The commonest test used is the ELISA test. The result of a single ELISA (or Rapid / Spot tests) should never be taken to indicate infection but merely as an indication for repeated tests to confirm the result. The WHO recommends that ERS (ELISA, Rapid or Spot) always be repeated to confirm the diagnosis, preferably using a different make of test kit. The Western Blot test is no longer recommended as a mandatory confirmatory test. A single positive test does not indicate infection and must always be confirmed. A negative test does not guarantee that a person is not infected where the risk exposure has occurred recently. If the person has only recently been infected, the antibodies may not yet have been formed (window phase). It may take up to 3 to even 6 months for someone to develop adequate antibodies after exposure to the virus. A confirmed positive test indicates that the person has been exposed to the virus and has developed antibodies but may not necessarily progress to full-blown AIDS.
ELISA and Western Blot Tests
The most common test for AIDS is the ELISA (Enzyme-Linked Immuno-Sorbent Assay), which is performed on a blood sample. This test is very sensitive and detects almost all persons infected with the human immunodeficiency virus (HIV) except during the first few weeks of infection. The ELISA test detects the body's immune response to HIV.
Single tests must not be used to diagnose HIV infection. False positive test results are not infrequent with the ELIA and similar tests. Before making a diagnosis that a specimen is HIV positive, the test result must be confirmed by one or even two repeat tests, even on the same specimen if sufficient sample is available. The confirmatory repeat tests can be ELISA or Rapid / Spot tests. It is preferable to use test kits that are different when doing a confirmatory tests. Confirmation by the Western Blot test is no longer the recommended procedure.
Anyone with a positive test for HIV infection should seek follow-up medical evaluation, interpretation of the results, counselling, and advice for possible lifestyle changes. A negative HIV antibody test implies either the person has not been infected with the HIV virus or does not have a detectable level of HIV antibodies. If the results of the same test done six months later are still negative for HIV antibodies, AIDS infection is highly unlikely, assuming there have been no high-risk activities in those six months.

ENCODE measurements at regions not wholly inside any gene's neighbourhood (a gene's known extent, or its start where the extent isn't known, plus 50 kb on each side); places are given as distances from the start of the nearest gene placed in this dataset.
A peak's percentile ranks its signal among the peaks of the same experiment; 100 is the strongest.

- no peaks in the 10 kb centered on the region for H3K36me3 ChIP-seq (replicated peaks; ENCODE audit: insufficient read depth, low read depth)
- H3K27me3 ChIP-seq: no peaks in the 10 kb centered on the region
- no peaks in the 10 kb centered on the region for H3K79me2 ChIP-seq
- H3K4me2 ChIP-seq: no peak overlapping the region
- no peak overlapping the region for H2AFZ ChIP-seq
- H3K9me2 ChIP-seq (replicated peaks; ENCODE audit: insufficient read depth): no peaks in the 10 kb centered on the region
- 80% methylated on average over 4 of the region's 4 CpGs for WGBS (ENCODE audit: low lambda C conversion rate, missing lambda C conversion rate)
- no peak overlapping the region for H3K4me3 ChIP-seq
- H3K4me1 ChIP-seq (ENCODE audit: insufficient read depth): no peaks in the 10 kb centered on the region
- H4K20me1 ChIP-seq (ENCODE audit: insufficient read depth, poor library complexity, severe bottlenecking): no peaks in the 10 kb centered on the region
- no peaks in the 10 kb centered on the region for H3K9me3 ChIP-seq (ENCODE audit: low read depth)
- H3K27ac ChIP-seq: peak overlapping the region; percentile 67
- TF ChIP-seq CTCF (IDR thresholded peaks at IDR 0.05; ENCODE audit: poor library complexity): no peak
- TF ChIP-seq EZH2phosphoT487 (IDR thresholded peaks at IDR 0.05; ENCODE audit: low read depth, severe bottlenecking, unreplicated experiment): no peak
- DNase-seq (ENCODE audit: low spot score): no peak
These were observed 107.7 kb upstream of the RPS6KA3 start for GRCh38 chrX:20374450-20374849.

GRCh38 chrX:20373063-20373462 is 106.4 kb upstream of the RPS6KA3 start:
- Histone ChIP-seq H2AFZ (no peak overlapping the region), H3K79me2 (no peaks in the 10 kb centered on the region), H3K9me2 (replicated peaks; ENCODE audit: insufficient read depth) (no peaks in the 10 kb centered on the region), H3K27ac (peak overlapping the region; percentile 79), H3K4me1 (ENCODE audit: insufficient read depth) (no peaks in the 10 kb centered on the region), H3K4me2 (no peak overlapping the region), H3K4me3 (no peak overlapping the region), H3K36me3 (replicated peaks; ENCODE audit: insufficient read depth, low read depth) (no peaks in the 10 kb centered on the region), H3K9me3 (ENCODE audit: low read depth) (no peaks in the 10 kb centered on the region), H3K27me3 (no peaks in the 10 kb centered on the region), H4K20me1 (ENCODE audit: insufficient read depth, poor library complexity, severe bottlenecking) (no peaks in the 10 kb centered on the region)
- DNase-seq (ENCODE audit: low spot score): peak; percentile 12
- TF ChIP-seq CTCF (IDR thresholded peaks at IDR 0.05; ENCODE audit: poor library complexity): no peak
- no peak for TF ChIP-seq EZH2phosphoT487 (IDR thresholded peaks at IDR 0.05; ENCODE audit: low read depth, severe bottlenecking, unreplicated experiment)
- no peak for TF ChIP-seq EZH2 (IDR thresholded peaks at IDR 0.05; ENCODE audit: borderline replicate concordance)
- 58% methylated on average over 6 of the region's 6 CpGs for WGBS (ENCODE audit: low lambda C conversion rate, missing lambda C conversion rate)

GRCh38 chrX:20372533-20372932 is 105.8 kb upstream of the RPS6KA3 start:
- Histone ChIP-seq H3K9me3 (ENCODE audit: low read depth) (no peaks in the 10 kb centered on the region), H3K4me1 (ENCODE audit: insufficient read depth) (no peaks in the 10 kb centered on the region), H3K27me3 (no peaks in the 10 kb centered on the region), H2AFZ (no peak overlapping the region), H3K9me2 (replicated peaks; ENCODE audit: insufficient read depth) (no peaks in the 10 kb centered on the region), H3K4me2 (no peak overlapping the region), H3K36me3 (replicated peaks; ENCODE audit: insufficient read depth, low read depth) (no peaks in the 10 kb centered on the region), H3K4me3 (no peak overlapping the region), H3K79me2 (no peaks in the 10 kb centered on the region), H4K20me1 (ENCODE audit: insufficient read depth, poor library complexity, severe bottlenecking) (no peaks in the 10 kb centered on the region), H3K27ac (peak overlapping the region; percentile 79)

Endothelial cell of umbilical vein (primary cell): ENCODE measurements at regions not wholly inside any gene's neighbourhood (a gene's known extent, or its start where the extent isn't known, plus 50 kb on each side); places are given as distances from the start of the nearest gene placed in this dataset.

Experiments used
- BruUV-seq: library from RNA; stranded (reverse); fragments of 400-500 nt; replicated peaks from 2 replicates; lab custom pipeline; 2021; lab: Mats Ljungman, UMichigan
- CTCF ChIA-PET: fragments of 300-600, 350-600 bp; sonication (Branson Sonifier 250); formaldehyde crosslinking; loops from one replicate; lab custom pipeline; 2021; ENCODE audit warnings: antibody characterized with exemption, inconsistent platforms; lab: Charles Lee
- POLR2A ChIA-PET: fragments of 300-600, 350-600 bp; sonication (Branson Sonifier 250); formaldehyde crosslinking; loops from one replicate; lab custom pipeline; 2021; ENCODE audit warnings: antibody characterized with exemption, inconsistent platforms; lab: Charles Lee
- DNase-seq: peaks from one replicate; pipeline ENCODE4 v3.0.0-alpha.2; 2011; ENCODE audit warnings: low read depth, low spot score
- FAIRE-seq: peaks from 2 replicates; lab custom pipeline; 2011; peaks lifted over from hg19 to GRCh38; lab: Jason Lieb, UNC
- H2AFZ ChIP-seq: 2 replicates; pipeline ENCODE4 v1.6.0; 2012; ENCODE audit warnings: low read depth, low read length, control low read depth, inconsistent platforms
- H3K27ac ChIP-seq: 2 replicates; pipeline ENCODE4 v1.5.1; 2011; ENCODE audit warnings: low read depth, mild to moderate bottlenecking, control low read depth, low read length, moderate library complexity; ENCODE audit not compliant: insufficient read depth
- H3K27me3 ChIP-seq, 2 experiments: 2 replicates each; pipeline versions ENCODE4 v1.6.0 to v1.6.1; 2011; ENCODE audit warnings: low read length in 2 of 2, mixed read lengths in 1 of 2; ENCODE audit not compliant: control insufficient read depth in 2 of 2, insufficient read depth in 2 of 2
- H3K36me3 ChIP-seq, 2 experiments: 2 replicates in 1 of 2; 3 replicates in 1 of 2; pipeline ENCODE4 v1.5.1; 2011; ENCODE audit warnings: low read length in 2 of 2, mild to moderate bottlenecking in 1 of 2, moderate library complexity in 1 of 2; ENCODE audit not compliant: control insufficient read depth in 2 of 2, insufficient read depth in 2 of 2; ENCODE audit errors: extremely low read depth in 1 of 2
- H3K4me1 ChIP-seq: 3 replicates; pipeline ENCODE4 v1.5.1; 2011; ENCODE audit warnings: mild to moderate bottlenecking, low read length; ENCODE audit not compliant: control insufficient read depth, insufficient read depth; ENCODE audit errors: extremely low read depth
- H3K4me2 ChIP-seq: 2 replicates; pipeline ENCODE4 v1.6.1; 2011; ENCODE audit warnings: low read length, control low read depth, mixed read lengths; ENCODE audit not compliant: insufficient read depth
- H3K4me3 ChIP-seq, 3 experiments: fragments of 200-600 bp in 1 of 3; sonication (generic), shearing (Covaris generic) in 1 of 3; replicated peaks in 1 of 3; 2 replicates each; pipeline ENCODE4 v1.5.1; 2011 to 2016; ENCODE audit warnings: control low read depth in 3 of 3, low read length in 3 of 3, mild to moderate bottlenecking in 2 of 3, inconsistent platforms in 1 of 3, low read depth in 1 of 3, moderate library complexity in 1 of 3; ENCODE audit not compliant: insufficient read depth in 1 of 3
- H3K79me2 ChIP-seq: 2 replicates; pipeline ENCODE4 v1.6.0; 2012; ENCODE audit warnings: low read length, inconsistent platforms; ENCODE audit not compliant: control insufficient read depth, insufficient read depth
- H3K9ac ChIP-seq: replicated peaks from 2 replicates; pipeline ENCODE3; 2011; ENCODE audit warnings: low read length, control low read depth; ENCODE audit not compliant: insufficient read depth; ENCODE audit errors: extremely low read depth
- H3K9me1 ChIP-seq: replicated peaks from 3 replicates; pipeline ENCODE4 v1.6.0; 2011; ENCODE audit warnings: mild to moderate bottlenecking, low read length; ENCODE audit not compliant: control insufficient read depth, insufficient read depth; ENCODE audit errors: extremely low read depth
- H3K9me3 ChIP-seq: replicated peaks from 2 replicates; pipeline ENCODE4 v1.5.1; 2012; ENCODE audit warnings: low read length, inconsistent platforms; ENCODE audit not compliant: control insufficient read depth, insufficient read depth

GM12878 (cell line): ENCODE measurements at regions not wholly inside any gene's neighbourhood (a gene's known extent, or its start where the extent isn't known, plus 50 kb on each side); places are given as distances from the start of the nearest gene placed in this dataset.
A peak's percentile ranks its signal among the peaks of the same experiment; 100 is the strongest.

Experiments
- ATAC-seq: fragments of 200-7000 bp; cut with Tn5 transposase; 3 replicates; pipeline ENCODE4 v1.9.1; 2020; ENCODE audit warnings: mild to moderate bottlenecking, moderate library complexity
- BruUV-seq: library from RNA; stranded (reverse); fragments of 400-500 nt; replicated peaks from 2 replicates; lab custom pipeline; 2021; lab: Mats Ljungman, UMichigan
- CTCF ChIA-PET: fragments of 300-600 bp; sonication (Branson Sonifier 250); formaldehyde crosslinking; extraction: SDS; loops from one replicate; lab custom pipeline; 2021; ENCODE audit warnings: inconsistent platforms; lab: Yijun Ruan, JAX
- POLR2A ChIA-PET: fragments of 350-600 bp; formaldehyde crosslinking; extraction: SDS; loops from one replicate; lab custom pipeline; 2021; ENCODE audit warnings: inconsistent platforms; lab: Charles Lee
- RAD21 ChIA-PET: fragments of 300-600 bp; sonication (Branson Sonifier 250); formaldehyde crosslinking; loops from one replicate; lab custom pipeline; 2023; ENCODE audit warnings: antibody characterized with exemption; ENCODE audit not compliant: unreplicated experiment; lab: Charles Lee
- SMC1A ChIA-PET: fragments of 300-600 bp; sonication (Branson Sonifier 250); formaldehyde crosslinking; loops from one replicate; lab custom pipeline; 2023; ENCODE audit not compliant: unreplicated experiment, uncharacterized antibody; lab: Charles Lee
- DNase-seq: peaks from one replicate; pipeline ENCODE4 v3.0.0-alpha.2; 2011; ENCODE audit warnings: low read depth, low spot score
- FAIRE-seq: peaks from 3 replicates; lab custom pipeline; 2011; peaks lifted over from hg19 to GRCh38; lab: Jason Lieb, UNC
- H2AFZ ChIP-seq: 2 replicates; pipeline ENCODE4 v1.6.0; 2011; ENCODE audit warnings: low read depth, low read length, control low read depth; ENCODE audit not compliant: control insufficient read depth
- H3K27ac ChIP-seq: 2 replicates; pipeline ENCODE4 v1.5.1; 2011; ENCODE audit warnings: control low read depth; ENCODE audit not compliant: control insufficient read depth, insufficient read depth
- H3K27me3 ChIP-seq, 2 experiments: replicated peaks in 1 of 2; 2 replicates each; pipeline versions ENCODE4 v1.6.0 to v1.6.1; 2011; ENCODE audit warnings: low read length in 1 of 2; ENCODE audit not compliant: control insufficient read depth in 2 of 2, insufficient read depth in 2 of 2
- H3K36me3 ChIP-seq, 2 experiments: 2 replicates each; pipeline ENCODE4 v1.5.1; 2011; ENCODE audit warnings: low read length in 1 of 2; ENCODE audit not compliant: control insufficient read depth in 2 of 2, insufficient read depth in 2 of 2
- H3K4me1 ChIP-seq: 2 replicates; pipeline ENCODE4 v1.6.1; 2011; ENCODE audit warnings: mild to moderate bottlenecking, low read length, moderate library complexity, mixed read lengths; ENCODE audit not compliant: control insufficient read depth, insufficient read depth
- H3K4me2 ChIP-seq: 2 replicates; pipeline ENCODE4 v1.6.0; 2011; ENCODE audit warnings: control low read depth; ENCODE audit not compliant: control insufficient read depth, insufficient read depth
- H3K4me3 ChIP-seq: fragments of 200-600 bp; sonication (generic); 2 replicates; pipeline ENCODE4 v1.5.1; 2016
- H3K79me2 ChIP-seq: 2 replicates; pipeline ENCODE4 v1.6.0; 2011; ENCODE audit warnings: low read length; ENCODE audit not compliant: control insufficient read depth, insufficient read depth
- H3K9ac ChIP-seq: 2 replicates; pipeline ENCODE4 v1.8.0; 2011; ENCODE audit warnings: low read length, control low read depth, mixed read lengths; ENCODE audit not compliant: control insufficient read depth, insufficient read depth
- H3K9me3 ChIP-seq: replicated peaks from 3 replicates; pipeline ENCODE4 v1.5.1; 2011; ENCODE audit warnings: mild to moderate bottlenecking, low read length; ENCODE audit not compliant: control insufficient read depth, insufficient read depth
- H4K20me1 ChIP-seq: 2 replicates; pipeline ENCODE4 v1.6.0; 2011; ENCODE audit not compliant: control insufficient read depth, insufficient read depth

What are the prevention?
The best way of self-protection is to learn as much as possible about HIV infection, avoid risky behaviour, and follow guidelines for protection. Abstinence, non-penetrative sex or a stable relationship between mutually faithful partners is optimal. Where this is not possible, risk can be substantially reduced by the following:
- Use latex condoms correctly and consistently. Keep in mind that condoms offer protection but risk is not totally eliminated by using condoms
- Do not share needles and syringes for injecting drugs, preferably avoid intravenous drug abuse
- Ensure the use of single use disposable needles and syringes for injection
- Insist on sterile disposable syringes and needles for injections
- Never use a paid blood donor
- Get all sexually transmitted infections treated by a qualified doctor as soon as possible, also get your partner checked/treated
- Do not visit prostitutes
- Avoid casual sex
At this time, there is no cure or vaccination that will prevent HIV infection, though a lot of research is being done for a vaccine. Anyone engaging in high-risk behaviour should contact a physician to arrange for a complete physical examination and blood tests.
What is the homecare treatment?
Instructions for using latex condoms
Use a latex condom during intercourse or other acts involving contact with a man's penis
- Put the condom on after the penis is erect but before intimate contact. Sores, any secretions from the penis (including semen), vaginal secretions, urine, faeces, and possibly saliva can contain sexually transmitted disease organisms
- Put the condom on the head of the penis and unroll it all the way to the base
- Leave an empty space at the end of the condom to collect semen.
- Sqeeze the tip of the condom before rolling it on to the penis to ensure that no air is trapped in the bulb of the condom. Air if present can cause the condom to burst or rupture during use and thus expose the person to infection.
- If a lubricant is desired, use one that is water-based. Do not use oil-based lubricants made with petroleum jelly, mineral oil, vegetable oil, or cold cream, because these may damage the condom.
- After ejaculation, carefully withdraw the penis before it is completely limp and draw off the condom carefully to avoid spilling.
- The used condom should be disposed of safely, preferably after tying a knot in it to avoid spilling of semen.
- Store condoms in a cool, dark, dry place.
- Do not use a condom which is sticky, brittle, discoloured, or obviously damaged
- Use each condom only once